Making and using audio and visual recordings of patients can benefit medical training, research and treatment. The Malaysian Medical Council’s (MMC) guidance,Audio and Visual Recordings, sets out the importance of confidentiality and consent.
Doctors need to remember that recordings and images form part of a patient’s medical record. This includes: imaging records and reports; clinical photographs; tape recordings of discussions with patients and/or next of kin (if applicable); video recordings and recordings of telephone consultations.
Valid consent has to be obtained prior to the recording, copying, storing and transmission of images of patients. You must ensure that the recording:
- Is not made against a patient’s wishes
- Is not used for purposes outside the scope of the original consent, unless in agreement with the patient
- Does not harm a patient
- Is stopped immediately upon a patient’s request or if it has an adverse effect on a patient’s management
- Is stored in a secure environment.
The patient should be given the opportunity to view the recording and to specify the contexts in which it should be used.
The MMC advises that unless imaging records (eg, X-ray or ultrasound) have to be retained for medicolegal reasons or for continuing medical care, patients should generally retain these.
Recordings as part of a patient’s care
Separate consent is not required for recordings such as X-rays or endoscopy images if consent for care or treatment has already been obtained. It is good practice to inform patients that such recordings are being made.
Any other recording must be with the patient’s consent, stored along with the patient’s medical record and treated in accordance with the MMC’s guidelines on Confidentiality.
The MMC advises that it is good practice to obtain written consent for the recording, but where this is not practicable, the patient’s consent should be recorded in the notes.
If a recording is not planned but an unexpected event occurs, and a recording would be of educational value, consent should be sought from the patient or another person who has legal authority to act on behalf of the patient.
Research and teaching
You must obtain the patient’s consent before making recordings for teaching, training or research that are not part of a patient’s care. You should make it clear to patients that their quality of care will not be affected, whether they give consent for the recording or not. Information should be provided to patients in a manner that they understand.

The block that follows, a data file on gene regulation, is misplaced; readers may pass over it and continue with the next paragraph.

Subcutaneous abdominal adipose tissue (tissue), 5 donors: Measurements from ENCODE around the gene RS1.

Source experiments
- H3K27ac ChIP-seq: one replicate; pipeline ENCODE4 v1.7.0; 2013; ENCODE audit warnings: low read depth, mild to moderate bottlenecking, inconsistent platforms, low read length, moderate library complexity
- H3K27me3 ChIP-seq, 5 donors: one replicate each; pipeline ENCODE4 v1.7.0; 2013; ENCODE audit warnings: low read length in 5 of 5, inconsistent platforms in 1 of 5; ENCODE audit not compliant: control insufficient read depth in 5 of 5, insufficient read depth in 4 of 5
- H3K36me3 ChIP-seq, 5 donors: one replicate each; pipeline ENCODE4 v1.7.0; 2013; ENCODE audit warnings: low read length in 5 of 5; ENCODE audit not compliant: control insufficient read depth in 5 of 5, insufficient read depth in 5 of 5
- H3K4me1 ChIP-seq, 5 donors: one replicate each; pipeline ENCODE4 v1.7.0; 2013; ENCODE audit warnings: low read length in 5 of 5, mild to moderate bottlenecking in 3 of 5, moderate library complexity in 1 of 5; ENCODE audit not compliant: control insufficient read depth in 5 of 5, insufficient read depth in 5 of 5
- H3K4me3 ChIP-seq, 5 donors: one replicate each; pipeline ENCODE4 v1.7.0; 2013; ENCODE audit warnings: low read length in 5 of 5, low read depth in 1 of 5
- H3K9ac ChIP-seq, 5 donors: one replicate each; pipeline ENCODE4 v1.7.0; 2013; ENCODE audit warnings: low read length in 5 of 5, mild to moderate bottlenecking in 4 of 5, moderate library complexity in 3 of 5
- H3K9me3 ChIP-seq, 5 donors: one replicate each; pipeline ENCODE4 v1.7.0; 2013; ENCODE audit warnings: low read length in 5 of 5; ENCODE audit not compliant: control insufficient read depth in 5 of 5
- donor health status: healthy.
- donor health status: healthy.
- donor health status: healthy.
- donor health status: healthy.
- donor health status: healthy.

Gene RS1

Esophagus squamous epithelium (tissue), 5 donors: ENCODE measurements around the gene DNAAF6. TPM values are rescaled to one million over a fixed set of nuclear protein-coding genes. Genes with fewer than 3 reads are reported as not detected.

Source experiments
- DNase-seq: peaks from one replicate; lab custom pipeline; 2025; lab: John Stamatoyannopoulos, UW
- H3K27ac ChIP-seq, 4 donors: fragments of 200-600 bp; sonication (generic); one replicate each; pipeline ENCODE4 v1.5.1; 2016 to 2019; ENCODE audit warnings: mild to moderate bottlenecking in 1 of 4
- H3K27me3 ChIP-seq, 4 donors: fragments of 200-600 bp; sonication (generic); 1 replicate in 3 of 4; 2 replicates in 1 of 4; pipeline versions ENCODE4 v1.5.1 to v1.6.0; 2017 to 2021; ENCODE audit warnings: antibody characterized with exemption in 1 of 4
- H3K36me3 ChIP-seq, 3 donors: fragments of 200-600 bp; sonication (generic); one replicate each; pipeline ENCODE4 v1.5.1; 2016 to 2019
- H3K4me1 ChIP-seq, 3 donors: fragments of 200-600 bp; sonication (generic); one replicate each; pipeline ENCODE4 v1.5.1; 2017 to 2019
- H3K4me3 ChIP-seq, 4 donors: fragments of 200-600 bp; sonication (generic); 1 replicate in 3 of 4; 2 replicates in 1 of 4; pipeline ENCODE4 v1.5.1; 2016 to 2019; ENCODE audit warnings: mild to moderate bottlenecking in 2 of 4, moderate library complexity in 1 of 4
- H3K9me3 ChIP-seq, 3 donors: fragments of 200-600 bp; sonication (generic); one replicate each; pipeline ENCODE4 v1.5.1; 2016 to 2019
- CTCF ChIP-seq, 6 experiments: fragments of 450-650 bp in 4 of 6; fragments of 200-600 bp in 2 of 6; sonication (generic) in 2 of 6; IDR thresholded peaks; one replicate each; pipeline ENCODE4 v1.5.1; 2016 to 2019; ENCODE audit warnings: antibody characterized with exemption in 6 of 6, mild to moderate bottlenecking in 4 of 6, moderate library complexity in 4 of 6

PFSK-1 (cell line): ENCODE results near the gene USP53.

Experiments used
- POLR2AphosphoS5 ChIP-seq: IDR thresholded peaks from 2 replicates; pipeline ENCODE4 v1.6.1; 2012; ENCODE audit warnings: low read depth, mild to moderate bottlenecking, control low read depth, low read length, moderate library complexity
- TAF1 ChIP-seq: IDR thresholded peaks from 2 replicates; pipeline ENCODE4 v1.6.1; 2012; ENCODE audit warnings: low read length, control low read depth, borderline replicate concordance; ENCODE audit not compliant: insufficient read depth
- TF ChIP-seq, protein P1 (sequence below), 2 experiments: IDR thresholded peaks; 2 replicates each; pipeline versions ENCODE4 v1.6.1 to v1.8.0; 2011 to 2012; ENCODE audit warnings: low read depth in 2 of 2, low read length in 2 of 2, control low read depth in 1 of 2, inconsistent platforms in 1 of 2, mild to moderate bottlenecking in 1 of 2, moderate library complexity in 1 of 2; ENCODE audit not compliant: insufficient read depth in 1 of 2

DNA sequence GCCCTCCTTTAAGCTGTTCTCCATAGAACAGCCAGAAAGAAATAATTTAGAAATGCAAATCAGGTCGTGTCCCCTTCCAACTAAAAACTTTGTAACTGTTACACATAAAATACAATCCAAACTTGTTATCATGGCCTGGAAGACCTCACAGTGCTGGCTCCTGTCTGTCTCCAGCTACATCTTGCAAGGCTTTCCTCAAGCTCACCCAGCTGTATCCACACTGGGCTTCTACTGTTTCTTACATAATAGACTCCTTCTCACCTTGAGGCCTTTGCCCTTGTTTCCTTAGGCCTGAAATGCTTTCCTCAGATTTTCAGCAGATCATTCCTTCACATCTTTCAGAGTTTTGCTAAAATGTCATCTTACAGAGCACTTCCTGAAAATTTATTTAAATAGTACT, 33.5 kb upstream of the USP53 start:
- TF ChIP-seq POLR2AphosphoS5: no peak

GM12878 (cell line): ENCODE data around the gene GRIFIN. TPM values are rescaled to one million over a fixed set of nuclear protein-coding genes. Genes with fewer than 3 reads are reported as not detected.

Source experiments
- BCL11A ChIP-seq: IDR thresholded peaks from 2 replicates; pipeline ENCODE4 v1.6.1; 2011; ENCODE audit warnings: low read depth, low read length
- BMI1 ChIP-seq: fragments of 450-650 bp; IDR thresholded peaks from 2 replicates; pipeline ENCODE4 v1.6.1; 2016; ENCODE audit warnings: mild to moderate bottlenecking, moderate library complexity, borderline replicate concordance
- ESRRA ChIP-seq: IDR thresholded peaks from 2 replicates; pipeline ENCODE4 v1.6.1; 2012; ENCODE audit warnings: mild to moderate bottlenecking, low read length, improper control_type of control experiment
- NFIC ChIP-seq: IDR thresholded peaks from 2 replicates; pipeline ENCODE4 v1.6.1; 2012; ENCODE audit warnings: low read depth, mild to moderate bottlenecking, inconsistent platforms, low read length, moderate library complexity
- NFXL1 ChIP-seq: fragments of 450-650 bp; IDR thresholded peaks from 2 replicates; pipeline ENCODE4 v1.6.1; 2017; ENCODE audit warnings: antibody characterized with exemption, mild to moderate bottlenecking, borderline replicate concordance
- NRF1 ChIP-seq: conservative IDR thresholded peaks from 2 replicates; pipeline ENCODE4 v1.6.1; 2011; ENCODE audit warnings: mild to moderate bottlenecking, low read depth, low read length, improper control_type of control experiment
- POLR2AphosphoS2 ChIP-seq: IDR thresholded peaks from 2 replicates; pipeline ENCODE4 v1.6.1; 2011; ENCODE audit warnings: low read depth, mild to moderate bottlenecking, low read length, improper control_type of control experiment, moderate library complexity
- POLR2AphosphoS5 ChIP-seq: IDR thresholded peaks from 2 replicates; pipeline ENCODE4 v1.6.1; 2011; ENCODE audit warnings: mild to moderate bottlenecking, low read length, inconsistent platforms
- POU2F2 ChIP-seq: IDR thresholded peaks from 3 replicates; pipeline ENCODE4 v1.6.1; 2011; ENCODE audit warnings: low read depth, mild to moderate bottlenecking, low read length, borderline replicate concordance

Adult patients who lack capacity
If a patient lacks capacity, you should obtain consent from someone who has legal authority to make a decision on the patient’s behalf prior to making the recording. If no individual is present, the recording may still be made, where it forms an integral part of the treatment.
You should comply with the patient’s known wishes regarding the use of the recording. If the recording is to be made public and the patient is identifiable, you should consult the patient’s family. If the recording is about a genetic condition, or about the family, they have a right to stop its use.
Separate consent is not needed for post mortem examinations or for taking photographs of organs, body parts or pathology slides. Images should be anonymised before use.
Recordings used in the media
You must obtain the patient’s consent to make a recording that will be used in print and electronic media, irrespective of whether the patient will be recognisable. Check that the patient understands that once they have agreed to the recording, they may not be able to stop its subsequent use, unless they make a written agreement prior to the start of the recording.
If the recording involves patients who are physically or intellectually challenged, and the recording may be intrusive or damaging to their interests, it is your responsibility to raise these concerns with the patient or recording company.